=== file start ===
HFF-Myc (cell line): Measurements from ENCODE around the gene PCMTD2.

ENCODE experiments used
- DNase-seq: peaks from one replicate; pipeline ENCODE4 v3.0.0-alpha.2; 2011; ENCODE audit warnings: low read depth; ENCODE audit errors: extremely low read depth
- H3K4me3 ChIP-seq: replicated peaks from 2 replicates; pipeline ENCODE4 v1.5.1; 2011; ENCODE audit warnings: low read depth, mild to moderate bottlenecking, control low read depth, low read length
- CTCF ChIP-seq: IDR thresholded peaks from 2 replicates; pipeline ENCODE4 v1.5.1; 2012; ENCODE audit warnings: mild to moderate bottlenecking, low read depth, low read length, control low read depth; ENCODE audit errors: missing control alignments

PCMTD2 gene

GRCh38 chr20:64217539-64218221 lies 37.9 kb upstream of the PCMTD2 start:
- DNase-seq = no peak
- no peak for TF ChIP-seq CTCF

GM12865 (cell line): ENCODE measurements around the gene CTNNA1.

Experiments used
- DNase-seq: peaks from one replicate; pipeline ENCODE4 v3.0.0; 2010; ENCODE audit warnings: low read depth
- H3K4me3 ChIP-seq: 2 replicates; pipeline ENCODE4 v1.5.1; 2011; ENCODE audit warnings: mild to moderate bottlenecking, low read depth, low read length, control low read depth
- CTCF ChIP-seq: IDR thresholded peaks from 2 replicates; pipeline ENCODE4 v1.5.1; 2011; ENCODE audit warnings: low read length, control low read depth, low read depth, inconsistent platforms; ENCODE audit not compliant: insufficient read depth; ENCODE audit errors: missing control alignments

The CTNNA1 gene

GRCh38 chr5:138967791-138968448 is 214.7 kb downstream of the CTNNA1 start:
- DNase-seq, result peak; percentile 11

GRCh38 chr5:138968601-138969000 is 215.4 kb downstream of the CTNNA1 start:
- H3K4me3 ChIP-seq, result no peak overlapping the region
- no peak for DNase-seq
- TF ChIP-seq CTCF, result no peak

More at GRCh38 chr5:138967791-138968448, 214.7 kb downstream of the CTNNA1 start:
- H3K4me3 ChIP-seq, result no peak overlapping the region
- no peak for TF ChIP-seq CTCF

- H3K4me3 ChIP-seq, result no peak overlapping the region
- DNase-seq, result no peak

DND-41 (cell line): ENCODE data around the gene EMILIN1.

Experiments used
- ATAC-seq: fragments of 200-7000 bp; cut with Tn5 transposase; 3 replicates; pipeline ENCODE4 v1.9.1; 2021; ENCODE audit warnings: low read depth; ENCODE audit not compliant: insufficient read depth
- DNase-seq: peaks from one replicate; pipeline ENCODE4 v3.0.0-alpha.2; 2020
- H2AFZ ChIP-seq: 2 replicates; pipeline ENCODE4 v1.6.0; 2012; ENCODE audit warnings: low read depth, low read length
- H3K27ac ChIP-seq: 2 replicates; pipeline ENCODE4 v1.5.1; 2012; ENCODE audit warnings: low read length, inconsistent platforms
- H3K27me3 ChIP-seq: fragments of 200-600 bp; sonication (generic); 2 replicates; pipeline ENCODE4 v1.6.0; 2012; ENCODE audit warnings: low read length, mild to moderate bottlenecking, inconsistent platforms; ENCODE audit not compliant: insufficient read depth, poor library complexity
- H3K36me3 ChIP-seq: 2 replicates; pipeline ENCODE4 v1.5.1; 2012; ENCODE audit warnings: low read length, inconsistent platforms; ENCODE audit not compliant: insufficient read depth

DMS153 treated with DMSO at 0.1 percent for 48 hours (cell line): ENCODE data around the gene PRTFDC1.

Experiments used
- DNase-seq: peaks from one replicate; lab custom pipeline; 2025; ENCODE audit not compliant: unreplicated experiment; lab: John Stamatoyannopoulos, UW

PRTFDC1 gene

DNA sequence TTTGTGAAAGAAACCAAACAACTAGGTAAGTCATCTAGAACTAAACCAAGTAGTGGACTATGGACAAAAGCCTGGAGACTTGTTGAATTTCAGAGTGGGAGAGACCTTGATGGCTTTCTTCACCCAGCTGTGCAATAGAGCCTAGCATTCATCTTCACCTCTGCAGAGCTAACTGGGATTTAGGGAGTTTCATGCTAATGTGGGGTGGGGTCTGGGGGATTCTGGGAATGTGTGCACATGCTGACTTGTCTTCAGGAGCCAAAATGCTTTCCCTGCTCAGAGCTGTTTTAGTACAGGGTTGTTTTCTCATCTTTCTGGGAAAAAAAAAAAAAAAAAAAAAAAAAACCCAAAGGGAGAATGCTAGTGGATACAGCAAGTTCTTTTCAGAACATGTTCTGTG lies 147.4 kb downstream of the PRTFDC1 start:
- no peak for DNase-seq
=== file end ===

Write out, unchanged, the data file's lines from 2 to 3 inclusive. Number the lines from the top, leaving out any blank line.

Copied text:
ENCODE experiments used
- DNase-seq: peaks from one replicate; pipeline ENCODE4 v3.0.0-alpha.2; 2011; ENCODE audit warnings: low read depth; ENCODE audit errors: extremely low read depth